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I cannot find this question on stackoverflow. But I am wondering how people use STL (No fancy boost)... just an ol' fashion STL. Tricks/tips/mostly used cases acquired over many, many years... and perhaps gotchas...

Let's share it...

One tip per answer...with code example --

Edit is it such a bad question as it resulting in downvotes?

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I find this question really useful. It is however ridden by some useless answers... +1 to everybody who contributed. –  AndreasT Feb 1 '10 at 8:20

11 Answers 11

up vote 6 down vote accepted

I use the STL in almost all of my projects, for things from loops (with iterators) to splitting up the input into a program.

Tokenise an input string by spaces and input the result into an std::vector for parsing later:

std::stringstream iss(input);
std::vector<std::string> * _input = new std::vector<std::string>();

          std::back_inserter<std::vector<std::string> >(*_input));

Other favourites off course are std::reverse and various other algorithms defined in <algorithm>.

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My favourite is the following to change anything streamable to a string:

template <class TYPE> std::string Str( const TYPE & t ) {
    std::ostringstream os;
    os << t;
    return os.str();


string beast = Str( 666 );
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boost::lexical_cast :P –  X-Istence Mar 12 '09 at 22:27
see original question - boost not allowed –  anon Mar 12 '09 at 22:28
but that is pretty much exactly the source for lexical_cast anyway –  1800 INFORMATION Mar 12 '09 at 22:32
@Neil: I am aware of that, I was just pointing out that is basically the same thing. I understand the original question specified no boost, and as such my post did not contain boost::lexical_cast even though it is extremely handy! –  X-Istence Mar 12 '09 at 22:37

I love the istream_iterator and the ostream_iterator.

A nice easy way of reading a stream and making it look like any other container:

// Copies a stream of integers on the std input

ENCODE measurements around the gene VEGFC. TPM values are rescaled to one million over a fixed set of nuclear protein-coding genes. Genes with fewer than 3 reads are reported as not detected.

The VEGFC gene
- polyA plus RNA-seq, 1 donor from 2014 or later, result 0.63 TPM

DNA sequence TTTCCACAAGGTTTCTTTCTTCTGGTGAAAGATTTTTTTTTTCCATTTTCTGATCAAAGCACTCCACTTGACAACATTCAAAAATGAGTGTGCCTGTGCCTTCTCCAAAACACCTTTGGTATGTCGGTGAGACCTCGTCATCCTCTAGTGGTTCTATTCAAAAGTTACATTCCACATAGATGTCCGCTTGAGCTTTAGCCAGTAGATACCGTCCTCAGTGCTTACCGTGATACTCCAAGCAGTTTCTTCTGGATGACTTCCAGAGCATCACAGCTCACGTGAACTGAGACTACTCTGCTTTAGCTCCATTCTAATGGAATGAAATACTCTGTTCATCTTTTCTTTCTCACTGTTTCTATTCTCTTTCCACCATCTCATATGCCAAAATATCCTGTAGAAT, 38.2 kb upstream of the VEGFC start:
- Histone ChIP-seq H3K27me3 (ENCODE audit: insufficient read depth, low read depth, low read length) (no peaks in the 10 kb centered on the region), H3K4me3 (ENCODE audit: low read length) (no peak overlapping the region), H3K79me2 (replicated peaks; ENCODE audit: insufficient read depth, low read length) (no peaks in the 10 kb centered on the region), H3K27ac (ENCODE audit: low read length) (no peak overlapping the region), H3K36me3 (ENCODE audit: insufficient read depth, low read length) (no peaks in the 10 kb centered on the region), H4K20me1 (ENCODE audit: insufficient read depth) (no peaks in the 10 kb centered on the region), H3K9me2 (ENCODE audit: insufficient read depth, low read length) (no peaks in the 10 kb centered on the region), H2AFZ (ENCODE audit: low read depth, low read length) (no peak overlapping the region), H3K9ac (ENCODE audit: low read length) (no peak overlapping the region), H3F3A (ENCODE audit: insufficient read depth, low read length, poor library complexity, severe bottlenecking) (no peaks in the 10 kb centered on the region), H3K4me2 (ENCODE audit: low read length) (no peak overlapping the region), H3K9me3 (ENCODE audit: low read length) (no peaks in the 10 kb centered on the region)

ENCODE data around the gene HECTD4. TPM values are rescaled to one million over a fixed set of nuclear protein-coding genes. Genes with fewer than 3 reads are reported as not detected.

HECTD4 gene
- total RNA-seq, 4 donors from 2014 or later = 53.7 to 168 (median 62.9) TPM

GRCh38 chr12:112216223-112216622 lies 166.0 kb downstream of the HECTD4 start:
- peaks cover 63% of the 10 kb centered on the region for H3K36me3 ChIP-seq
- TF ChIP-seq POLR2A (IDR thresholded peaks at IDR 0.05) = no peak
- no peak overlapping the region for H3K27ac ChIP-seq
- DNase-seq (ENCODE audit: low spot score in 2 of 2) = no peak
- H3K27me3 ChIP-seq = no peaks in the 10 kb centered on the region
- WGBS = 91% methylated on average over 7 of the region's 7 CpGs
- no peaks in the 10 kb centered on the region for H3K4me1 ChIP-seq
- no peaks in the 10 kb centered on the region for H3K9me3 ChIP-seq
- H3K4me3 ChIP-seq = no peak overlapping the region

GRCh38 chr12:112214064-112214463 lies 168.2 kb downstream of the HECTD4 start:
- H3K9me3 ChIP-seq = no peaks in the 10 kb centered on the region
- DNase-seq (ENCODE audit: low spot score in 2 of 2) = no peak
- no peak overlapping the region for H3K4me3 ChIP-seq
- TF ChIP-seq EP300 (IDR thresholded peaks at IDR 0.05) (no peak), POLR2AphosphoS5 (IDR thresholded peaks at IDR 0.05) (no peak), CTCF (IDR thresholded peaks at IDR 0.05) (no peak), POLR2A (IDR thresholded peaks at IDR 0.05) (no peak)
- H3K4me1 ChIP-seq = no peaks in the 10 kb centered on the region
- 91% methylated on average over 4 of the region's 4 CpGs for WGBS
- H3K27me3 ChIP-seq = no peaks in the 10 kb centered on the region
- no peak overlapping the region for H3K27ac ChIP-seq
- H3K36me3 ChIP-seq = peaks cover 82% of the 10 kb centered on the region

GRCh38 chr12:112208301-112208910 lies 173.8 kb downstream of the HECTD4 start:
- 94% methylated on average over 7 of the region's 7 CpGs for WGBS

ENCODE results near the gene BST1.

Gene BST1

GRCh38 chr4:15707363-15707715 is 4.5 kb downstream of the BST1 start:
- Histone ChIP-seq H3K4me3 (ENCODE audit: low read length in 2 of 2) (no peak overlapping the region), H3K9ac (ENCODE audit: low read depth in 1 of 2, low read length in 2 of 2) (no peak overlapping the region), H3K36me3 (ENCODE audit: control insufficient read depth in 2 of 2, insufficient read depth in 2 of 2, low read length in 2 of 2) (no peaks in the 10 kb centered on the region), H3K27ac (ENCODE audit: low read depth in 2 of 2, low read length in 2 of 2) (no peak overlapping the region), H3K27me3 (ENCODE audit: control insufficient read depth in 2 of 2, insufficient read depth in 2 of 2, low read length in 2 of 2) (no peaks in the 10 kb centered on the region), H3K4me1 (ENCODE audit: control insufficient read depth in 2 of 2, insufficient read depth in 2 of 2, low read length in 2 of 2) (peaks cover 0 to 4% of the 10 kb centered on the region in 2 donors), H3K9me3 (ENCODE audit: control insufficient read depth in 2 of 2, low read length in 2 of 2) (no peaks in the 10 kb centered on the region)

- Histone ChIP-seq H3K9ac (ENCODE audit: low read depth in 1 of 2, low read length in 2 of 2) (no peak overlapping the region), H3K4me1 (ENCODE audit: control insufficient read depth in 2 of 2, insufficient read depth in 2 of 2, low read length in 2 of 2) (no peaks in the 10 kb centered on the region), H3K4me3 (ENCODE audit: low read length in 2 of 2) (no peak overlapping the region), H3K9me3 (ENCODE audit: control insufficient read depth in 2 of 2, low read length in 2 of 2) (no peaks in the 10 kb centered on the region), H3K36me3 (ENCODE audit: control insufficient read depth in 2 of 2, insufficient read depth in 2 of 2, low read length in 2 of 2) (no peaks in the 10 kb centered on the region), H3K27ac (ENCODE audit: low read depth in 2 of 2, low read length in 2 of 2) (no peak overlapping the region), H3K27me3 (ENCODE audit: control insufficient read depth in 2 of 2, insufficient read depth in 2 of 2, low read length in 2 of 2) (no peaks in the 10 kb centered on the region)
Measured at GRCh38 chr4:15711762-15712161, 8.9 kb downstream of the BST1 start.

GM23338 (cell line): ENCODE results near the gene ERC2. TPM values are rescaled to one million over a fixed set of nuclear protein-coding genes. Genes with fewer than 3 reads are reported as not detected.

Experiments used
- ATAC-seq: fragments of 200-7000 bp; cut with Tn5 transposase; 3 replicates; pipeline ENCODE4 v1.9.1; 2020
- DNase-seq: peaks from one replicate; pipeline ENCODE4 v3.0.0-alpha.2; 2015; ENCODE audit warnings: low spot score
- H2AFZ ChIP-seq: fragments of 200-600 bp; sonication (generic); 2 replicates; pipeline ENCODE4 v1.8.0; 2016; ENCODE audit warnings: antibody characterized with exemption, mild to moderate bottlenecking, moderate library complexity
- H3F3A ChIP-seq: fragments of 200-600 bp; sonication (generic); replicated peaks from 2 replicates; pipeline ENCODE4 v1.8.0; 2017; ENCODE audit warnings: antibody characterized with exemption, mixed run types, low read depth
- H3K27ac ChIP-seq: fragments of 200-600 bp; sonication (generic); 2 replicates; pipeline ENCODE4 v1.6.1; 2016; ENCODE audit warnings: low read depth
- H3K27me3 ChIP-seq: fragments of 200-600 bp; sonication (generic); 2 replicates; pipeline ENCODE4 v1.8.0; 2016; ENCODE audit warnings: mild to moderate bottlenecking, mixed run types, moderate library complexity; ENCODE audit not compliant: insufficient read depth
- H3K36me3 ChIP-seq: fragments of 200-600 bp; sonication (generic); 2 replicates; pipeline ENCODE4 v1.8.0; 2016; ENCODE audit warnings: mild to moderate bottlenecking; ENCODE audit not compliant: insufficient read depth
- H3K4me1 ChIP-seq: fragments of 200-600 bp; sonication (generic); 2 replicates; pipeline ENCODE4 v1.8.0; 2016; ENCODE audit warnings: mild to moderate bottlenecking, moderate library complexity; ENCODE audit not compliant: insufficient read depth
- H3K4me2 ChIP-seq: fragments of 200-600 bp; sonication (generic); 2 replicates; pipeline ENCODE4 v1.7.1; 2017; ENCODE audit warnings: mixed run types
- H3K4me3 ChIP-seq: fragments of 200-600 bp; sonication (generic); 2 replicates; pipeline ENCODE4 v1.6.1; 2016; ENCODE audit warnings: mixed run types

// into a vector.
int main()
    std::vector<int>    data;

    // By uisng the istream_iterator<> the input just becomes another container.
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Oh this is realy nice! did not know about this option thank you! –  petric Jun 6 '13 at 14:49

Using vector to replace pointer+new. That's huge.

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I love vector. It's what C++ arrays should have been. I do a lot of real-time work though. Folks who don't need determinisim might prefer list.

Just about everyone uses the heck out of string.

I don't get to use algorithm much, as we still use VS6 here (which can't handle complex template instatiations). That will pass soon though.

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Ask painter "what your favorite/most used brush?" :)

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If you're implying that it's useless I don't agree. They care about the raw materials they use too. Expressionists used big brushs to make rough strokes, realist painters use very fine ones and maybe pencils etc. Similar differences exist in programming. –  Frank Mar 13 '09 at 13:27
I meant that STL had different tools for different goals. We cant compare, what tool I needed depended from my current task. –  bayda Mar 13 '09 at 13:44
I am a painter... as well as a programmer. I can tell you that painters often discuss their favourite brushes, tools and techniques. –  Benj Apr 12 '11 at 10:10

I can't recall having a favorite or most used algorithm/predicate/iterator, just the one that did the best job for what I was trying to accomplish at the time.

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The functional stuff: bind1st, bind2nd, mem_fun, equal_to, etc. is pretty useful if for some reason one doesn't have access to Boost Bind.

It's very subjective question and much depends on your team coding style, project type, and other unknown factors.

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Most useful algorithm (IMHO) - std::for_each